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Thomas Clark House

269 Belmont Street. Waymart One of Waymart's first settlers was Thomas Clark who had a tavern and store in Clarksville (Waymart was called Clarksville for a few years). He was also a commissioner for the Honesdale and Clarksville turnpike. The turnpike was organized April 2, 1830 and ran from Honesdale to the Milford and Owego Turnpike within two miles of Clarksville. The first recorded Wayne County deed for this property was dated January 6, 1848 and recorded in deed book 17. Thomas Clark conveyed the premises to Samuel E. Dimock and F. M. Crane. A stipulation in the deed going back to the 1800's excepts and reserves a 14-foot-wide alley and a walled burial ground behind the house, which once adjoined the Methodist Episcopal parsonage. Thomas Clark built this house in the early 1800s. One of the earliest schools. Phelps Institute with six students, held classes here. Early maps show the tracks of the D & H Gravity Railroad diverged on the way to the canal basin. They were laid diagonally across the inter-section of Belmont Street and Carbondale Road in front of the house. The property belonged to Melvin Kennedy from 1933 until 1965; when it was purchased by Herbert Jenkins. It has remained in the Jenkins family since then and has been used as the Jenkins Funeral Home. Through the years the house has been remodeled. It has a front gabled roof,and full-height entry porch with square porch support columns. The architecture is Greek Revival.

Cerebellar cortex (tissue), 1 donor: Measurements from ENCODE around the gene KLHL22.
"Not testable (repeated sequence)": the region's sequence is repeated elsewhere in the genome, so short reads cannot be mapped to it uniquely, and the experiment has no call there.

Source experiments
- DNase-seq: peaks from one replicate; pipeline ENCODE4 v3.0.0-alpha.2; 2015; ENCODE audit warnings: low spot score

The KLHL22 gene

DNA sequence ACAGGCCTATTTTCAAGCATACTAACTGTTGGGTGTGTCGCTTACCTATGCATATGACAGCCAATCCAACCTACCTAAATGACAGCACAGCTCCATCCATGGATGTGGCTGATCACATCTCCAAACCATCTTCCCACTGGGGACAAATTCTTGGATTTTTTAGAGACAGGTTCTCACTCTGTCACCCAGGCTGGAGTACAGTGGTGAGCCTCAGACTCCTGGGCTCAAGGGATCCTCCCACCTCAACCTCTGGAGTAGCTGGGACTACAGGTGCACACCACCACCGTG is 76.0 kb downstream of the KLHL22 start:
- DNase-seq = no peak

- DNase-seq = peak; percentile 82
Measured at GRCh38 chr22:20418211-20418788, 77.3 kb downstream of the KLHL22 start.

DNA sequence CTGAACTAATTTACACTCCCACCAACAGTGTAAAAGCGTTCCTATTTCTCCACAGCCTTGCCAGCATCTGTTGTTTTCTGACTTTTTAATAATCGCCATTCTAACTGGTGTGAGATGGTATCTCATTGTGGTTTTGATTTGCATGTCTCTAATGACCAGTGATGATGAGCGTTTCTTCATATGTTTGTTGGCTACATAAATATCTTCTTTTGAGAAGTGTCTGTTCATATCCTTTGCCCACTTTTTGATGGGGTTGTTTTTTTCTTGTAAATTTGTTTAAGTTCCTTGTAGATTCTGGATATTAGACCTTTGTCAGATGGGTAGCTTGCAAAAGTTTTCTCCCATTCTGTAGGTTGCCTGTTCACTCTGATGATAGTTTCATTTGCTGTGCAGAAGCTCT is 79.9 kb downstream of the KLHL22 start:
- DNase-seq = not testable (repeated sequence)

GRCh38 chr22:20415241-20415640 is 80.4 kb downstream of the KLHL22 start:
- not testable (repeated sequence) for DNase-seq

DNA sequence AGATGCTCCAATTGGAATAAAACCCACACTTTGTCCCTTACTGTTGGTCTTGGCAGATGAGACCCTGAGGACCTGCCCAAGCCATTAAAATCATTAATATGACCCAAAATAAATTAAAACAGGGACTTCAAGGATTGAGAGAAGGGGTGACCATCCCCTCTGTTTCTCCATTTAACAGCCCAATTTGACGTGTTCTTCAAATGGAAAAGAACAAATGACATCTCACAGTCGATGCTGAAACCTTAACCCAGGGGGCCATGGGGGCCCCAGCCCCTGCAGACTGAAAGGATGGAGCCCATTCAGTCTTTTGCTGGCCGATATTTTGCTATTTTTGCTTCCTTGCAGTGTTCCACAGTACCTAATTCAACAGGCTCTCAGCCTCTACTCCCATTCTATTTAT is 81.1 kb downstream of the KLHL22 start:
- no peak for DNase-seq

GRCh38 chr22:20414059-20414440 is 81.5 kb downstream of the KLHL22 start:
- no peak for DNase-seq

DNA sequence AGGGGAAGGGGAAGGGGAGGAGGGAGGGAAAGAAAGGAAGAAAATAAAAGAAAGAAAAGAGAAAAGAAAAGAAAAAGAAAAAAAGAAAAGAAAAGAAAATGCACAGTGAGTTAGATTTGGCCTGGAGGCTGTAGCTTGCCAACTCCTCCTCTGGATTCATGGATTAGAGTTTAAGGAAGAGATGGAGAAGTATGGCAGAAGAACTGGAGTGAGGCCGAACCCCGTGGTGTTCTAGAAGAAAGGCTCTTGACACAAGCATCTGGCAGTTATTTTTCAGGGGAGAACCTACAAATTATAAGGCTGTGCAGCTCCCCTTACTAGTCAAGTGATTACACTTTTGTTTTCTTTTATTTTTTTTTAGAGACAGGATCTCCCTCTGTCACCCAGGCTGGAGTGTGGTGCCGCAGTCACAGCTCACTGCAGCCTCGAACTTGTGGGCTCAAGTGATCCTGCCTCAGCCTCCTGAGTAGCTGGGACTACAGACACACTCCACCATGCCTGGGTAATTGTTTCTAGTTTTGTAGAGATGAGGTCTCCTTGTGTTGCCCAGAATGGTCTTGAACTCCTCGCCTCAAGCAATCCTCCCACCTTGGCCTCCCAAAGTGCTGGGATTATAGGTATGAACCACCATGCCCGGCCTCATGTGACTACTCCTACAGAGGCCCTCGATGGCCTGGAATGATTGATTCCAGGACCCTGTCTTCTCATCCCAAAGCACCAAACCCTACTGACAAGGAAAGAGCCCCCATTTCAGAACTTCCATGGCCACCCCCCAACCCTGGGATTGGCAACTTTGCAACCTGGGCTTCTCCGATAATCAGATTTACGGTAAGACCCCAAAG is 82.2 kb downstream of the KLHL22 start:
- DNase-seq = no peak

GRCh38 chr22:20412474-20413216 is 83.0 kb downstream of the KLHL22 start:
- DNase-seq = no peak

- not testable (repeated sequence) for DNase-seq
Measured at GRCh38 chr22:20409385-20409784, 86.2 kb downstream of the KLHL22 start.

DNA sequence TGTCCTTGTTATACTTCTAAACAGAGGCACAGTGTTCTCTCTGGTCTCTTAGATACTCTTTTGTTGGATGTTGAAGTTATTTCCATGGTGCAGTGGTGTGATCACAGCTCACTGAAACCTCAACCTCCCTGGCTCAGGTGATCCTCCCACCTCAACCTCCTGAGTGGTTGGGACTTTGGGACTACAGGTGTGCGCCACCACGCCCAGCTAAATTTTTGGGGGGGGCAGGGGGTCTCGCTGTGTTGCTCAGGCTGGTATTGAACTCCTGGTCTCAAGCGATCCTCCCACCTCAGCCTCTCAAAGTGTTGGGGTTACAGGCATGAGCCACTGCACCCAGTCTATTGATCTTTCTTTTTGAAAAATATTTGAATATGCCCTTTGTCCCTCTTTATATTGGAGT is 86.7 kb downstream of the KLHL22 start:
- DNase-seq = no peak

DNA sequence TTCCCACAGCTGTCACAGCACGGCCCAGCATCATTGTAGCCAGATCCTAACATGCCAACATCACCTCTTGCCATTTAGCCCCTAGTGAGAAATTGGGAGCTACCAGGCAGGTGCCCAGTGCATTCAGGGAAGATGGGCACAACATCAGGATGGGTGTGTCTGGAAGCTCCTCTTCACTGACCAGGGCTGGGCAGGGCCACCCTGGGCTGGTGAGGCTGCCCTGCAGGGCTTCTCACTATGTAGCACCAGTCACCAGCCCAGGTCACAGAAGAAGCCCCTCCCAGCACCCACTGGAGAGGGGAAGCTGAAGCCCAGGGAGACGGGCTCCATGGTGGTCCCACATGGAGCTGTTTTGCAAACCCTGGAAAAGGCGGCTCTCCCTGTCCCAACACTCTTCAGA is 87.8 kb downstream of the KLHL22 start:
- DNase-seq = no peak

Text by Marge Hook and Sally Eno Soden

Line Drawing by William Amptman

From 1993 through 2008 the Honesdale National Bank published an annual wall calendar, each featured 13 historic sites. The sites were chosen and researched by a committee of the historical society and artwork was commissioned to Judy Hunt and William Amptman by the bank.

This page was one month of the calendar and was made possible through the Wayne County Commissioners and a Tourism Promotion Committee’s Tourism Grant.